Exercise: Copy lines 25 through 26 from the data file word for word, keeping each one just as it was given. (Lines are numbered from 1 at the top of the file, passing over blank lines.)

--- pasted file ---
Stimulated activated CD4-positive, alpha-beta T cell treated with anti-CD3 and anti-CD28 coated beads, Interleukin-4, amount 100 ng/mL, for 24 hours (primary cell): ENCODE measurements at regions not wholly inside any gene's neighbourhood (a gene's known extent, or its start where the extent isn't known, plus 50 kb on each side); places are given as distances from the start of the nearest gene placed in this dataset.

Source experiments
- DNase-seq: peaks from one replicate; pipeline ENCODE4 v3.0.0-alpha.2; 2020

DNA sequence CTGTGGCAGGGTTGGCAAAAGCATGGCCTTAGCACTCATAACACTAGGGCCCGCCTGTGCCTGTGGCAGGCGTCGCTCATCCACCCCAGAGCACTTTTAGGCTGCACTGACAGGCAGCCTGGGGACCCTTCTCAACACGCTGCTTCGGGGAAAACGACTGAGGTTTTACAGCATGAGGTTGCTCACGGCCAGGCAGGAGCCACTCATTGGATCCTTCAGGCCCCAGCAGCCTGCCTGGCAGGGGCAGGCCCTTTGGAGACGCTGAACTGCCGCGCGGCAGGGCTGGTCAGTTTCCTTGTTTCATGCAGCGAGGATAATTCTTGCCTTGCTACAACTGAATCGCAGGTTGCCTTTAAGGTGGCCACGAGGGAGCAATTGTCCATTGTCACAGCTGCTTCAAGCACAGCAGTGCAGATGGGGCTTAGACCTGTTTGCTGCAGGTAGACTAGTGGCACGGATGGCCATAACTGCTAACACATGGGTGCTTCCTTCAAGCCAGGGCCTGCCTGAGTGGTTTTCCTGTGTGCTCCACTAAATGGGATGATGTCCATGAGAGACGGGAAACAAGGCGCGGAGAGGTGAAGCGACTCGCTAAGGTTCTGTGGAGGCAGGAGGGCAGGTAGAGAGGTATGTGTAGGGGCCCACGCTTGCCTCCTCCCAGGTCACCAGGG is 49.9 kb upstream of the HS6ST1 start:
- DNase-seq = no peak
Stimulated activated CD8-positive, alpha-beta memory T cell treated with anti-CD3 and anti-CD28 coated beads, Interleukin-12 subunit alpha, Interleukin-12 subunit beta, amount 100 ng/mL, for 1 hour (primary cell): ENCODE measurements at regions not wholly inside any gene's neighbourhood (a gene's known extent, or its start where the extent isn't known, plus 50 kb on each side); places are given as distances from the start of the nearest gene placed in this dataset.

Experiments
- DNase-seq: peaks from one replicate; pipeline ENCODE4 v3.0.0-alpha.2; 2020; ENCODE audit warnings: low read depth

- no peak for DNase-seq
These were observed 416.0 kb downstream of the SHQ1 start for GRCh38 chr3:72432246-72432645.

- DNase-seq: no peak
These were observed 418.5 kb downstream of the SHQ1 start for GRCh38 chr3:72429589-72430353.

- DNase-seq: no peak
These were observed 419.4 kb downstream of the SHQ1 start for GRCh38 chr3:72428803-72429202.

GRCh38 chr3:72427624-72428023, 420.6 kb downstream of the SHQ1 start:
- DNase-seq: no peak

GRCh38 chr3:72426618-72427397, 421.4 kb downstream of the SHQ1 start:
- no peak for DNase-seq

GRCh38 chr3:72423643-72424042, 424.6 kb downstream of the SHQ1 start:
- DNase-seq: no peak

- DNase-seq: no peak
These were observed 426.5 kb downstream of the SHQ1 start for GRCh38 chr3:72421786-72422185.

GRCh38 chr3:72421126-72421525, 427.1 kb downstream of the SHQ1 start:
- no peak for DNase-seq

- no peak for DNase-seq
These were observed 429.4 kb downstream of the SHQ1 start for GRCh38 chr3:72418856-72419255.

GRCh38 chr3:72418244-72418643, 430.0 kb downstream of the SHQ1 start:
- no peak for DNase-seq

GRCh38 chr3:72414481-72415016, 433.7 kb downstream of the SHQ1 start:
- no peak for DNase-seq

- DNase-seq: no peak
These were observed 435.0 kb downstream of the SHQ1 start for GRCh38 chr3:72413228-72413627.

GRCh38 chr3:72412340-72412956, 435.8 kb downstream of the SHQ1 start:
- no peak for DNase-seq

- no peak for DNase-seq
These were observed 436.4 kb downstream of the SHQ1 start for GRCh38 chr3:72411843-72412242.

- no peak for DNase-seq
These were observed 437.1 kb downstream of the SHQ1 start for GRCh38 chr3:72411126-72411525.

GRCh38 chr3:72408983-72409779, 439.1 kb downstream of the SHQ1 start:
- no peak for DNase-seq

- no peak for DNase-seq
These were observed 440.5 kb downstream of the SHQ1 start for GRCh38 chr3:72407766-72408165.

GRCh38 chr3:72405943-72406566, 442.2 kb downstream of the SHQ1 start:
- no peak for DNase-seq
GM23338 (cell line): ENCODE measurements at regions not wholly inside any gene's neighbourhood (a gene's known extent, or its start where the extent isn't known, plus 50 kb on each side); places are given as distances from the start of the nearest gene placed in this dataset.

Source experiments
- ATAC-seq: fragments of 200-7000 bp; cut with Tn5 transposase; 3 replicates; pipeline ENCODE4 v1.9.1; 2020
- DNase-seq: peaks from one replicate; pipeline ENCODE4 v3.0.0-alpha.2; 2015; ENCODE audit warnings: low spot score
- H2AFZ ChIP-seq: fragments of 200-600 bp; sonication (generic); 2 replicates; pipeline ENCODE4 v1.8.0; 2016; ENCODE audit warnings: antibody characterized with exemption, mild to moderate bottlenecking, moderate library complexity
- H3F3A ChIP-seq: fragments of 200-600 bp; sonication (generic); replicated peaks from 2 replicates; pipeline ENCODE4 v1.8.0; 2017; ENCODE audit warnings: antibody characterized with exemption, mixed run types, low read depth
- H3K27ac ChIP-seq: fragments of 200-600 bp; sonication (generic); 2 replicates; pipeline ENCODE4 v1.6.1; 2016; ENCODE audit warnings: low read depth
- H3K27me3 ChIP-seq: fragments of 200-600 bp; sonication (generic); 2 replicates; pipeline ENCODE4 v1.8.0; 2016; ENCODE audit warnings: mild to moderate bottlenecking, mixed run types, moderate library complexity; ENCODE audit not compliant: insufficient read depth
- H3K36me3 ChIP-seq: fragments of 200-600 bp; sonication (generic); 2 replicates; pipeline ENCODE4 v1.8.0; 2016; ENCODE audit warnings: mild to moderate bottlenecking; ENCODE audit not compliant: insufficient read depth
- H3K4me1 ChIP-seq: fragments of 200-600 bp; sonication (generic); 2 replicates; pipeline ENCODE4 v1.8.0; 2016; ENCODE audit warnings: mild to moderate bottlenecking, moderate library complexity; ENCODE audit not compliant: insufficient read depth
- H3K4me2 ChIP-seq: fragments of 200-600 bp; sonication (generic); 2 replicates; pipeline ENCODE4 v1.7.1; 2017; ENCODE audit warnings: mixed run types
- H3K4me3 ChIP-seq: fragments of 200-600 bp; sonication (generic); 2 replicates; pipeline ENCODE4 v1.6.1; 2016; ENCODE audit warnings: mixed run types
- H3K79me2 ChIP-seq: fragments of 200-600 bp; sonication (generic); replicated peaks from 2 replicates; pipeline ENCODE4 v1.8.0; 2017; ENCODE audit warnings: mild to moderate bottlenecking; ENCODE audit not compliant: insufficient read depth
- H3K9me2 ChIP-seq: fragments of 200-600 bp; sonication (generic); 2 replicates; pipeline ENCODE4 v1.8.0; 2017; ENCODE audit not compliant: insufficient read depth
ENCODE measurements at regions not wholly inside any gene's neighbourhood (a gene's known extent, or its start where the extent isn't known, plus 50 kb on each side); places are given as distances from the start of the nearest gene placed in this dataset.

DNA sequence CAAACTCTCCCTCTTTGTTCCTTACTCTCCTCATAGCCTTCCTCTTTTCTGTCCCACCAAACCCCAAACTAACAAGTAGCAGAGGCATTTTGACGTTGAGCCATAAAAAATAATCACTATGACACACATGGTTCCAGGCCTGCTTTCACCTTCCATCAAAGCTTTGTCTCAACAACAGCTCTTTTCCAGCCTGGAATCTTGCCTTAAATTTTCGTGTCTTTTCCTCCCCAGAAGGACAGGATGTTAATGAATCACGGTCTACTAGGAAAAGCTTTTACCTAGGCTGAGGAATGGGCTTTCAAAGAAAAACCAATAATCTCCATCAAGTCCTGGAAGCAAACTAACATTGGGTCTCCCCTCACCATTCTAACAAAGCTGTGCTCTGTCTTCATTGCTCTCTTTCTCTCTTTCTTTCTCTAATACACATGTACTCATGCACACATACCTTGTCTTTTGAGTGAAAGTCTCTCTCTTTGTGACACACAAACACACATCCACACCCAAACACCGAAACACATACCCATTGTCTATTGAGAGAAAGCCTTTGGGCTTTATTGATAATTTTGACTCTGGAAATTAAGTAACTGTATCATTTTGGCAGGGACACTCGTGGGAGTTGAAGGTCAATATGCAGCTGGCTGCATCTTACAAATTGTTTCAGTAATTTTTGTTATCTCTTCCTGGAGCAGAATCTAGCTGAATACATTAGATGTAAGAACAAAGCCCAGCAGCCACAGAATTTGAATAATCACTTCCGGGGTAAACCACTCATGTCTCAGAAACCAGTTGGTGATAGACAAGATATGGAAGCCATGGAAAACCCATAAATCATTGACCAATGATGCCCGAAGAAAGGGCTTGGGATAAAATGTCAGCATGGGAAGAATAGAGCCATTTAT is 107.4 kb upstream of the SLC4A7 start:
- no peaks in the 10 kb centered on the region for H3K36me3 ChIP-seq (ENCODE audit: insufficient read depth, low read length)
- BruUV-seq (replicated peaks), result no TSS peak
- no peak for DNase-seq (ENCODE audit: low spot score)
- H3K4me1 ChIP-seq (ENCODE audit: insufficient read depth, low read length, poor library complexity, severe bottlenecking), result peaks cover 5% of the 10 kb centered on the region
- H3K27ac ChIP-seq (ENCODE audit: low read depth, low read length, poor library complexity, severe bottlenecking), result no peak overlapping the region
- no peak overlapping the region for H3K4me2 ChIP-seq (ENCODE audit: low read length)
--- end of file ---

- no peak for DNase-seq
These were observed 429.4 kb downstream of the SHQ1 start for GRCh38 chr3:72418856-72419255.